The agency that runs the Long Island Rail Road has spent more than a decade carving out tunnels and a massive subterranean cavern that will bring suburban trains beneath the East River to Grand Central in Manhattan.
NEW YORK (AP) In a parallel universe where utility projects finish on time and budget, at least some beleaguered passengers disrupted by planned summer repair work at Pennsylvania Station could have used Grand Central Terminal.
But the latest estimates for that undertaking are that it won't be operational until 2022, 13 years after the original completion date.
The agency that runs the Long Island Rail Road, the busiest commuter railroad in the United States, has spent more than a decade carving out tunnels and a massive subterranean cavern that will bring suburban trains beneath the East River to Grand Central in Manhattan.
Besides being more than a decade behind on construction, the East Side Access Project is billions of dollars over budget.
“Had East Side Access been completed on time, there would have been redundancy in the system and would have alleviated pressure on the system,' said Victoria Vanterpool, executive director of the Tri-State Transportation Campaign, who recently joined the board of the Metropolitan Transportation Authority, the agency responsible for the project. “That would have been important route as a backup.'
So for now, Long Island Rail Road passengers bound for Manhattan are stuck with Penn Station, which handles an estimated 600,000 passengers each weekday also on Amtrak, New Jersey Transit and New York City subway trains.
Two derailments in the last several months, a power failure, signal problems and other issues at Penn Station have pushed Amtrak, which owns the property, to begin replacing aging tracks and other equipment. The station is a critical part of travel on the Northeast Corridor, between Washington, D.C., and Boston.
The summer repairs are expected to knock several of the station's 21 tracks out of service for approximately seven weeks, beginning in July. That will lead to some reductions in service, and probably other delays.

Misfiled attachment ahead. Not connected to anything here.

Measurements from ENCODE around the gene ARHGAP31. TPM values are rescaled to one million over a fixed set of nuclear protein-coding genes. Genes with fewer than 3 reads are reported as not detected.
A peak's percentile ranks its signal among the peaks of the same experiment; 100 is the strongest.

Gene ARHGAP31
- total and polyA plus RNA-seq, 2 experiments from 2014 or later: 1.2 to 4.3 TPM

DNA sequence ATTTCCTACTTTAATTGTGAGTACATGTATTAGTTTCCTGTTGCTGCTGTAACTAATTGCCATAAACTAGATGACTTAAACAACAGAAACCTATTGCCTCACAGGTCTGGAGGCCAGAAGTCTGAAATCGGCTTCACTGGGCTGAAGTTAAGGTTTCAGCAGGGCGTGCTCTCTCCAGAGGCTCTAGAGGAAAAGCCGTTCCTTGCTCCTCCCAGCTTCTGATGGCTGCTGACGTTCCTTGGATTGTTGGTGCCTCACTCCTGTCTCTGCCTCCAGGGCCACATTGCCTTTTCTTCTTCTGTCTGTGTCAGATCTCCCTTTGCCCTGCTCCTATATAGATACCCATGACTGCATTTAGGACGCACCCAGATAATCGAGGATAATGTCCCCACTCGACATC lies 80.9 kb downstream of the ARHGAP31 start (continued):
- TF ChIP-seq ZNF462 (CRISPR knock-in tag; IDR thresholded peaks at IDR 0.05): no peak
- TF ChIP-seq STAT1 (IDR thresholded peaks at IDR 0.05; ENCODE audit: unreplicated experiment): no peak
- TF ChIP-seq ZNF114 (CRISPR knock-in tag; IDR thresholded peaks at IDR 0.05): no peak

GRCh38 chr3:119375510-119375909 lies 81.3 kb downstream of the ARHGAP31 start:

“A summer of hell,' for commuters, Vanterpool predicted, echoing language used by New York's governor.
“This summer will be the culmination of years of frustration and anger,' added Mark Epstein, chairman of the Long Island Railroad Commuter Council. “Repairs go up and services go down.'
The MTA has complained it is not getting the cooperation it needs from Amtrak to make progress on the East Side Access Project, and fears work at Penn Station could add to delays in completing the project. Amtrak counters that the summer work at Penn Station won't impact the Grand Central project.
Once finished, the new Long Island Rail Road terminal at Grand Central will be as big as five city blocks and reach 14 stories deep.
It will handle an estimated 160,000 passengers daily, about half of the rail road's projected riders.
The terminal under Grand Central will have four platforms serving eight tracks over two levels. A retail and dining concourse also is being built. A 7-mi. network of new tunnels is being constructed at an estimated cost of $10.2 billion — more than double what was originally planned.
Mitch Pally, an MTA board member from Long Island, said a gigantic hole has been dug under Grand Central and the outline of a new station there is progressing.
The tunneling work between the Manhattan station and under the river to Queens also has been completed, he said. Work still needs to be done to configure track locations from the existing tracks that head to Penn Station and create a split toward the new destination.
A 2013 report noted the Authority had originally planned to bring Long Island Rail Road trains directly into the existing lower level of Grand Central Terminal, which is now used only by the Metro-North commuter rail system that serves the city's northern and Connecticut suburbs.
But a 2001 environmental impact statement said constructing a separate concourse and Long Island Rail Road cavern below Grand Central had substantial advantages. The changes were a key factor in delaying the project.
Mitchell Moss, director of the Rudin Center for Transportation Policy and Management at New York University, said the project also ran into significant delays when builders encountered conditions that made tunneling more difficult than anticipated on the Queens side of the project.
Currently, the Long Island Rail Road is the busiest commuter railroad in the country, with about 333,600 weekday riders. That's about 10,000 more than the second biggest, New Jersey Transit.